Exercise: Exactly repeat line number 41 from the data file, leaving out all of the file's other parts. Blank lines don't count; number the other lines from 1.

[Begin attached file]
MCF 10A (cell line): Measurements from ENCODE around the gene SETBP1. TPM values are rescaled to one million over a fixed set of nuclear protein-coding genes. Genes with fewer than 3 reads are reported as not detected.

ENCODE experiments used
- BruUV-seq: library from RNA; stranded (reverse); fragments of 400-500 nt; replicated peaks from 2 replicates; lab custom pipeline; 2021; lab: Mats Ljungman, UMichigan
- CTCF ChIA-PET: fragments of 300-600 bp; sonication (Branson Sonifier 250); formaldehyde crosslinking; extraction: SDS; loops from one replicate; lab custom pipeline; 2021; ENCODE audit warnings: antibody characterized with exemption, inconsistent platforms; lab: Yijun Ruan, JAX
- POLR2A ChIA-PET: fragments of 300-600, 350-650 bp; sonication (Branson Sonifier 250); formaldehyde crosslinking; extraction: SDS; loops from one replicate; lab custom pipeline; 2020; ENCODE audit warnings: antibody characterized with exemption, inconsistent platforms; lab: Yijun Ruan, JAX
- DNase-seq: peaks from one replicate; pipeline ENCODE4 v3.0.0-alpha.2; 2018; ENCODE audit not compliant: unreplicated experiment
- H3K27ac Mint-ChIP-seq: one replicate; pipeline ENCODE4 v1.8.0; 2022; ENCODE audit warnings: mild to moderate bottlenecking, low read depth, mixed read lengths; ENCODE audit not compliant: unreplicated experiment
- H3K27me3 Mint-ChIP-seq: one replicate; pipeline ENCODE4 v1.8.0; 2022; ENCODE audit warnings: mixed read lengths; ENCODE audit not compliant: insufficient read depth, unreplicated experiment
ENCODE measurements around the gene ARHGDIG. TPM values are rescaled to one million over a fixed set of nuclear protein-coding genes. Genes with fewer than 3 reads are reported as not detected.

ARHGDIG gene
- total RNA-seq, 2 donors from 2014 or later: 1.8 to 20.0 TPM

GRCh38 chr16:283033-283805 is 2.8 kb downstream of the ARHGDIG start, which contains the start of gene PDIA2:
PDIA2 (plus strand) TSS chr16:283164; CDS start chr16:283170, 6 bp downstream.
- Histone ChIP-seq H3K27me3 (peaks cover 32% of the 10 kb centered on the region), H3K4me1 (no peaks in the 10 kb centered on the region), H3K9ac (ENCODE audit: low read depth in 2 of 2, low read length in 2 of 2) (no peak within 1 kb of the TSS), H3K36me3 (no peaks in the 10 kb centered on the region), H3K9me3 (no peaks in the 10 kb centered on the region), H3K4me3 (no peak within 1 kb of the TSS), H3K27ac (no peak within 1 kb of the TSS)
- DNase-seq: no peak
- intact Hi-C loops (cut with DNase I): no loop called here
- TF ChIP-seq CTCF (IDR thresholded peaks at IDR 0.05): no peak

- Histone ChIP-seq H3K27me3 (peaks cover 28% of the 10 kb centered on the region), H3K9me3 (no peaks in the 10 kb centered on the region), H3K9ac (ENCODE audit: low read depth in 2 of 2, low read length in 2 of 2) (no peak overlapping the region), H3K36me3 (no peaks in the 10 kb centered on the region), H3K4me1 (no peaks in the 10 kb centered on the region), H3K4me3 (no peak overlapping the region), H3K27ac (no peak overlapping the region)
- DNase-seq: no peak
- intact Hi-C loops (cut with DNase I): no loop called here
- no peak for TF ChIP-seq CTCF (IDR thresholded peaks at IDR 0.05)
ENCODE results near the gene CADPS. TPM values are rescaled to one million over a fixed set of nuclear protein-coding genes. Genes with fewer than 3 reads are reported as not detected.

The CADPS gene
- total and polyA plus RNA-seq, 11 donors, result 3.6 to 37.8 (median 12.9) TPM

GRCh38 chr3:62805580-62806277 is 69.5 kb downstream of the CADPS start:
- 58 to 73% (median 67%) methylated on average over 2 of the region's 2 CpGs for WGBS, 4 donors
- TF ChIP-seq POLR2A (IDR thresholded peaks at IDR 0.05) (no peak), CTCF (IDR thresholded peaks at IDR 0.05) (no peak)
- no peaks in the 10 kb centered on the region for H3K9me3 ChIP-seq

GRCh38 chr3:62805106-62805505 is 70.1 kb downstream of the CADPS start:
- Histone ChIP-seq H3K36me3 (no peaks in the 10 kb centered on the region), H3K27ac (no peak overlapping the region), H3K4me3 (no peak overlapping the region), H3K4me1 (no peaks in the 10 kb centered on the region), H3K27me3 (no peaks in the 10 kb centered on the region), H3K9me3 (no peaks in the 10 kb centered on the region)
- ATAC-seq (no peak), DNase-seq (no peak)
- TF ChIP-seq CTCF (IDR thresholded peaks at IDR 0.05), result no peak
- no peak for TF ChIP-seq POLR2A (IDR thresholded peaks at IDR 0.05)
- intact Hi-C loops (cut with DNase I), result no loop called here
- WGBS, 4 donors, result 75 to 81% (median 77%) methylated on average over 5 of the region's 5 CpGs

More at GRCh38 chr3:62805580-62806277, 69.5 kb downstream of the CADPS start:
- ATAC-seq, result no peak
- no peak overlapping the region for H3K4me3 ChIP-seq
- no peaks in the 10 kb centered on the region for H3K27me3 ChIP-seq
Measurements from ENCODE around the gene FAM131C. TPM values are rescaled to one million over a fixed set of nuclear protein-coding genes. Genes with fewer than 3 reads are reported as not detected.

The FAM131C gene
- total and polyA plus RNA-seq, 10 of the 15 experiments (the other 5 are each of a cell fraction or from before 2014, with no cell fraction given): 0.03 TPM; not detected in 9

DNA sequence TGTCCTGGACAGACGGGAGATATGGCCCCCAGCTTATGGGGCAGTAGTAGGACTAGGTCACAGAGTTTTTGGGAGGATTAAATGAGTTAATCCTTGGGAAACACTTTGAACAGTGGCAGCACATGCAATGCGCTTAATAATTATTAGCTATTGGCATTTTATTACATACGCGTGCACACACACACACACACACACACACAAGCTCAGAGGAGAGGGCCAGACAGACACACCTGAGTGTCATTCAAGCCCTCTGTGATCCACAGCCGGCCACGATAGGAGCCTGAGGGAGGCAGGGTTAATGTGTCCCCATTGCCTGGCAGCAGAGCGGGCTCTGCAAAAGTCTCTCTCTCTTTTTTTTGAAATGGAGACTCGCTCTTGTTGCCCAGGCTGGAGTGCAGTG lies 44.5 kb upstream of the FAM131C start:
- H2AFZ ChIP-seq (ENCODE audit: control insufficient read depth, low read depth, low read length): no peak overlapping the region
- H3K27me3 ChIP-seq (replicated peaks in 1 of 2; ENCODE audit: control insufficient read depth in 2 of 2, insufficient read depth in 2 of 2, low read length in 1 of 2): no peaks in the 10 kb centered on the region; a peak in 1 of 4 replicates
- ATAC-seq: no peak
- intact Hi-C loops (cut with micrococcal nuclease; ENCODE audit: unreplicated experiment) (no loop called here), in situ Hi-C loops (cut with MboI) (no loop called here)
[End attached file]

The FAM131C gene